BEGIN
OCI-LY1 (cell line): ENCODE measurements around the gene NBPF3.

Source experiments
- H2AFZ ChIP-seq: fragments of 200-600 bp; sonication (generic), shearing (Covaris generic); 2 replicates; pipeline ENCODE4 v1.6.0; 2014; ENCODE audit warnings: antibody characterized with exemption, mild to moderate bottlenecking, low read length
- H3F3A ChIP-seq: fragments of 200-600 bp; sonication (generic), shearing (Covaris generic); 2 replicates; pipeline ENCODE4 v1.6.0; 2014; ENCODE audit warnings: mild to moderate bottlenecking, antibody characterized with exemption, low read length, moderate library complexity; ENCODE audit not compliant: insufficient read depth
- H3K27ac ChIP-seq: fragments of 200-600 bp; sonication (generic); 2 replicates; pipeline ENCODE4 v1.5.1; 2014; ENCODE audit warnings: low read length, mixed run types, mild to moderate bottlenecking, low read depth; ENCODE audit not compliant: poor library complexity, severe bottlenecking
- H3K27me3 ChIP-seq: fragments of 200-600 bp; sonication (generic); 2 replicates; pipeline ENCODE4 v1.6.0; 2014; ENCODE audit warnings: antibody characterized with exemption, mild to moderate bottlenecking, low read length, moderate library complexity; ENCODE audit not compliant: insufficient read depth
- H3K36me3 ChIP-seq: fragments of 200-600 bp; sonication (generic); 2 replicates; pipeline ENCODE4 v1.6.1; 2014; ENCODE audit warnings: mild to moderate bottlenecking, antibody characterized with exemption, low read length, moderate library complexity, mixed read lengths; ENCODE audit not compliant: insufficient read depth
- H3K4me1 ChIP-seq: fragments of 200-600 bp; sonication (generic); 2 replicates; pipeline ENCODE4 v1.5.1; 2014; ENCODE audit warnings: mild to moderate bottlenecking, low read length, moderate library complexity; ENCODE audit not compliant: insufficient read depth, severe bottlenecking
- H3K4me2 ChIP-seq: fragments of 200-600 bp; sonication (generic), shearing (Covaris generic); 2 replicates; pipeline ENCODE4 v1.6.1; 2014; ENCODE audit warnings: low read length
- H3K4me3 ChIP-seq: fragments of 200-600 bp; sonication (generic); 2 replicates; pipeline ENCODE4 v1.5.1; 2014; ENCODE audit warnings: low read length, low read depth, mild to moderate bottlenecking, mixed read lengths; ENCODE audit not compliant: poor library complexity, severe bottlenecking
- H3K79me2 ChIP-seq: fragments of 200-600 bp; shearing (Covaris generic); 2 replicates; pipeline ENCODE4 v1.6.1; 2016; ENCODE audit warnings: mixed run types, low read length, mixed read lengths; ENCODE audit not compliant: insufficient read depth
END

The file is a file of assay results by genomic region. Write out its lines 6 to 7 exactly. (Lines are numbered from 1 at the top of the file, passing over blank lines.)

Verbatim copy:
- H3K27me3 ChIP-seq: fragments of 200-600 bp; sonication (generic); 2 replicates; pipeline ENCODE4 v1.6.0; 2014; ENCODE audit warnings: antibody characterized with exemption, mild to moderate bottlenecking, low read length, moderate library complexity; ENCODE audit not compliant: insufficient read depth
- H3K36me3 ChIP-seq: fragments of 200-600 bp; sonication (generic); 2 replicates; pipeline ENCODE4 v1.6.1; 2014; ENCODE audit warnings: mild to moderate bottlenecking, antibody characterized with exemption, low read length, moderate library complexity, mixed read lengths; ENCODE audit not compliant: insufficient read depth